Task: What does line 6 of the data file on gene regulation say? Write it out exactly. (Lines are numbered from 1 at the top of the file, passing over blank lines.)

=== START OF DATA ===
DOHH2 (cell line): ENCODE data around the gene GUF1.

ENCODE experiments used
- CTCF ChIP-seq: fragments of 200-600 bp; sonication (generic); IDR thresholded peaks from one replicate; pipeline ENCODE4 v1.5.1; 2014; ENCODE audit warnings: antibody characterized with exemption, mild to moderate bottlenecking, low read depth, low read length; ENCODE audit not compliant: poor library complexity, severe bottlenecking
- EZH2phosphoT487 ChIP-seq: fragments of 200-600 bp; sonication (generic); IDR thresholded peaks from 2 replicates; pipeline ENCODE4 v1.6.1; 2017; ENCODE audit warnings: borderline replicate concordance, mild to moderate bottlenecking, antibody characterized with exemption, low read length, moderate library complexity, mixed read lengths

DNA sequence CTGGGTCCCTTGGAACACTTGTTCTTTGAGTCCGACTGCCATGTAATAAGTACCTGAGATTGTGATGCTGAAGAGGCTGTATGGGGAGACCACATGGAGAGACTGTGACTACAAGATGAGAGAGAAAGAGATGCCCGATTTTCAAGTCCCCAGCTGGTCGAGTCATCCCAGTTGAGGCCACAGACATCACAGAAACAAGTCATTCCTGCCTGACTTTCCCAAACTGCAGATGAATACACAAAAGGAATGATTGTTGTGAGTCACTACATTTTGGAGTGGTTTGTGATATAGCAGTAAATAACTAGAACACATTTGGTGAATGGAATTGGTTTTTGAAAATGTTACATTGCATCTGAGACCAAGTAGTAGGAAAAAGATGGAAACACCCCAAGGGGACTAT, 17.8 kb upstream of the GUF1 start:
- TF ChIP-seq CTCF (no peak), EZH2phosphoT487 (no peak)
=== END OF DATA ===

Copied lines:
- TF ChIP-seq CTCF (no peak), EZH2phosphoT487 (no peak)